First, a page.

Farriers are blacksmiths who shoe horses for a living. This is the most stable blacksmithing specialty in the 21st Century.

Hobby Blacksmiths might dabble in a few different areas.

What Type of Blacksmith Shop is Brown County Forge?

Terran Marks, the owner-blacksmith at BC Forge, is an Artist-Blacksmith. He makes decorative home hardware and teaches.

Architectural Blacksmithing is one of his interests. Shoeing horses is something he respects a lot, but doesn’t have the nerve to try.

If you have questions about blacksmithing or visiting the forge, please contact us!

 

What is a Blacksmith - Brown County Forge

Historic Anvils Are Hiding In Plain Sight

William Foster Anvil 1833 - Brown County Forge

Two weeks ago, I had a father and son in the Beginners Class. After going through the equipment briefing, we got to talking about old anvils.

Matt, the dad, started describing an anvil they had at home. It had been in the family for quite a while.

He said it had some markings on the side that you could barely make out.

I asked him to text me some photos when he got the chance.

Old Historic Anvils and the English Hundredweight System

A couple days after the class, Matt texted some photos over.

He also told me that he dated the anvil back to 1833 and figured out the manufacturer: William Foster.

One of the photos he sent of the William Foster showed some faint markings:

William Foster - English Hundredweight System - Brown County Forge

It’s hard to read, but it says: “1  1  19”

It would be amazing if we could read those as the weight of this anvil. Sadly, it doesn’t weigh 1,119 pounds.

The 1  1  19  is part of a system developed long ago called the English Hundredweight System.

The first 1 is a single hundredweight or 112 lbs.

The second 1 is a quarter hundredweight or 28 lbs.

The 19 is simply the pounds left over.

To get the total weight, you add the numbers together:

112 + 28 + 19 = 159 lbs.

That’s a decent sized anvil.

Here’s a handy calculator at AnvilFire.com for calculating hundredweight.

William Foster 1833 Anvil - Brown County Forge

Old Anvils are Pieces of History

If you live a long time, you’re bound to show some signs of wear and tear. The same is true for anvils.

This anvil was made in 1833. That’s creeping up on 200 years!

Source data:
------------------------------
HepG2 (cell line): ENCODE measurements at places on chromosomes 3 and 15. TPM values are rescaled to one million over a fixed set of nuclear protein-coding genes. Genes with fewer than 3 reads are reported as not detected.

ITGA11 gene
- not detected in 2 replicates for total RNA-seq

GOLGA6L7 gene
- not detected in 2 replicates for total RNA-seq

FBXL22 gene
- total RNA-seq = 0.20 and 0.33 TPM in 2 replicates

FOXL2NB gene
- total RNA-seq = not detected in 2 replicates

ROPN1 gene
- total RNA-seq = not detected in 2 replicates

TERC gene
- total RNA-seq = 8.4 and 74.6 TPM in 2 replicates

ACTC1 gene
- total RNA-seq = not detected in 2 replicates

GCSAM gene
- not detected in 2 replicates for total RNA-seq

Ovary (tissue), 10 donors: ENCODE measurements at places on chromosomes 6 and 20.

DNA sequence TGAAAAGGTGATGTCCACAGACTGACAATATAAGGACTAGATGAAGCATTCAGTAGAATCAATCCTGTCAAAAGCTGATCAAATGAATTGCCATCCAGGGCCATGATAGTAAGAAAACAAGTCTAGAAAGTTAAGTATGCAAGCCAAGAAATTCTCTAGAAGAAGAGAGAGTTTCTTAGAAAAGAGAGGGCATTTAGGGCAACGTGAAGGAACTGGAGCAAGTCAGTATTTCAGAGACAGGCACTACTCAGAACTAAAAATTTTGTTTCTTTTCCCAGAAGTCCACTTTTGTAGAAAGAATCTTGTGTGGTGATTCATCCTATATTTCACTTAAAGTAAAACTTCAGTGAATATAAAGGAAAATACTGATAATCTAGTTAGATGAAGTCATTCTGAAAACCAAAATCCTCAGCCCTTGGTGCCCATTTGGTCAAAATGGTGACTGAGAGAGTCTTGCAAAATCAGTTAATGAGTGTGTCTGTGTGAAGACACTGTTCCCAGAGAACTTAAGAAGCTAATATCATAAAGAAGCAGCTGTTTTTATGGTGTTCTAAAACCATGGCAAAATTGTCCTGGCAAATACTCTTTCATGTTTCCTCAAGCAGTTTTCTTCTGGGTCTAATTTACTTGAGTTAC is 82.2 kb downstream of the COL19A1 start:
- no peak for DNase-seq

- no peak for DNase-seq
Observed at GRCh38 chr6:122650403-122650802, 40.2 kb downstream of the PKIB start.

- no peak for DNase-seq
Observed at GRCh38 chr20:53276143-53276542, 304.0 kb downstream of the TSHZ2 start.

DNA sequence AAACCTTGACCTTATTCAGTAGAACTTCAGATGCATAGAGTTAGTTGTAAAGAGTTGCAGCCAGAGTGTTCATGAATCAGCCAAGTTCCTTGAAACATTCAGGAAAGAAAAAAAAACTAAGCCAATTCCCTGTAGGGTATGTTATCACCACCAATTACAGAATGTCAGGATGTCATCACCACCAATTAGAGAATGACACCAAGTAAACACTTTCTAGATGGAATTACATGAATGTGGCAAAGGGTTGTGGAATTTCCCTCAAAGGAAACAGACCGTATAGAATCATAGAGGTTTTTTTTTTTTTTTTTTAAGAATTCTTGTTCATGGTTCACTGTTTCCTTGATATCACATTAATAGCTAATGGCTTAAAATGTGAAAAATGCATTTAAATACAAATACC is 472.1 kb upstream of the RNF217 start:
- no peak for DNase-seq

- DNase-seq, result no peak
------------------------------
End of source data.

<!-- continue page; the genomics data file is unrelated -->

In 1833:

A big Thank You to Matt and Luke for Coming out the Forge and sharing this piece of history!

Father and Son Blackmith Class - Brown County Forge

Jack Brubaker’s Blacksmith Hinges

Jack Brubaker Blacksmith Hinges 2 - Brown County Forge photos

If you take a walk around the older parts of Nashville, Indiana and you’re paying attention, you will see evidence of blacksmiths. Jack Brubaker, a southern Indiana blacksmith, is responsible for many of the ornate blacksmith hinges you can find on doors around town.

It’s hard to say whether I was influenced by his work as a kid. I spent a lot of time running around Nashville, going in and out of shops that featured his work on their door handles and hinges.

I can say for certain now that I blacksmith for a living, I have a great appreciation for his work.

40+ Years and Still Going Strong

Many of the hinges in Calvin Place were forged by Mr. Brubaker back in the 1970s. He collaborated with a local woodworker to create and hang the doors on these shops among others:

  • The Daily Grind
  • Schwab’s Fudge
  • Twisted Wick

It’s a testament to the durability of steel and the focus of Nashville residents on historic preservation. The hinges and handles are still there.

Jack Brubaker Blacksmith Hinges - Brown County Forge photos

How to Make Blacksmith Hinges

The key ingredient to forging blacksmith hinges is patience. It takes time to shape the decorative accents of the hinge. It can take even more time to hand-roll the barrel of the hinge where the hinge pin sits.

With patience in mind, you use some of the most basic blacksmithing skills:

  • Drawing out – making things longer and skinnier
  • Scrolling – creating delicate curves in the steel
  • Quenching – hardening certain areas to make it easier to manipulate other areas
  • Upsetting – controlling the shape of the steel by compressing it
  • Bending – using the anvil, hammer, and leverage to create your shapes

The results are pretty amazing.

Jack Brubaker Hinges 2 - Brown County Forge photos